A Legendary Choreographer Refuses to Become an Icon

Choreographer Bill T. Jones is in danger of becoming an icon. In danger, he says, because “icons are there to gather dust and for somebody to come along and smash. No, no—I’m a living and working artist.” Of course, by almost any measure Jones is already an icon: he co-founded the Bill T. Jones/Arnie Zane Dance Comapany with his late partner, Arnie Zane, won a MacArthur “genius” Fellowship, a Kennedy Center award, and two Tonys. His final public dance performance was a solo in the Louvre.. But now in his seventh decade, Jones is still taking new creative risks.

Story/Time is a recent project, which combines dance and narratives with an element of chance. In each 70 minute performance, Jones sits at a desk onstage, reading 70 one-minute stories. The order of the stories changes randomly, thanks to a web-based random number generator. Each story is paired with a one-minute sequence from the Jones/Zane repertoire, which dancers perform on stage with Jones.

The inspiration for these random pairings came from John Cage, who often used randomness in his compositions (and worked on dance projects with his longtime partner, the choreographer Merce Cunningham). According to Jones, Cage believed that randomness was more likely to force creativity than simply improvisation. “He says improvisers think they are being free,” Jones says, “but actually, while improvising, you consciously or unconsciously make all choices that appeal to you, that you know. And he says this is not the way to find the new.”

Cage’s compositions can be challenging for audiences. Randomness can mean abandoning traditional narrative arcs, with all their tension and climax. It can make listening to music or watching a dance harder work for audience members. He says “mucking around with indeterminacy” might mean losing some of the audience he’s gathered over the years, but the possibility of making something entirely new at this stage of his career is worth the risk.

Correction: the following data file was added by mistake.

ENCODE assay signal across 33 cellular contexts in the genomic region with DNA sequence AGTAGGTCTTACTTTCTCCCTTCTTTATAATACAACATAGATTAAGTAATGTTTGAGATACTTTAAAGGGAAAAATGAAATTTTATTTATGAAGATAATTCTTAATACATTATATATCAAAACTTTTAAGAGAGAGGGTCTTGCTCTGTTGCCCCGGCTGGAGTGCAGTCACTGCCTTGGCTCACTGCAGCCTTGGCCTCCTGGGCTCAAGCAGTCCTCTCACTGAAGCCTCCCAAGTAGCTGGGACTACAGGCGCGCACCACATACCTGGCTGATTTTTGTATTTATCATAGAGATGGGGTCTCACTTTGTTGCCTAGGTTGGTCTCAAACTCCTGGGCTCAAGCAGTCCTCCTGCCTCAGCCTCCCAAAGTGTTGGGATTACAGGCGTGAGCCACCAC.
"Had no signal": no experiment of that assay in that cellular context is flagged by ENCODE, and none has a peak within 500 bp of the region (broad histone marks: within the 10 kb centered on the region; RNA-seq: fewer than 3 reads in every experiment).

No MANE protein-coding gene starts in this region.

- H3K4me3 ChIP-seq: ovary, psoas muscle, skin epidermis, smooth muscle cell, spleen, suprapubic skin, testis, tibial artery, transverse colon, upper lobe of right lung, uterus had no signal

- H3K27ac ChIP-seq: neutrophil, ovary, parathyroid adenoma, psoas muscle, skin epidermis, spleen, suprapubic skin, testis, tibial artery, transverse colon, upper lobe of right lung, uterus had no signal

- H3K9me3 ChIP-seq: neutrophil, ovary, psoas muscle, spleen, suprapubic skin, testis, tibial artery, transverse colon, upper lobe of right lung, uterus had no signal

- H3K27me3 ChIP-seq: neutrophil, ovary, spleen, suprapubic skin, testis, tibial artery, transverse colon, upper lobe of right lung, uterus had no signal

In fact, Jones says that aging has helped him become more bold. “Right now, I’ve had enough success. Now is a time for me to be brave. Try something! One must cultivate what the Buddhists call ‘beginner’s mind.’ How do I get back to a place of not knowing? When every decision was terrifying and exhilarating? I can not use being 62 years old as an excuse not to have fresh mind.”

You can watch excerpts from Story/Time and listen our interview with Bill T. Jones below.

BTJ/AZ Story/Time trailer from New York Live Arts on Vimeo.


 A portrait of the Bill T Jones Dance Company

It's Never Too Late to Dance

Renowned choreographer Bill T. Jones stopped dancing in his 50s - and recently, did something radical. He created a dance based on John Cage's ideas about chance and randomness. He felt compelled to reinvent his career at this stage of his life.

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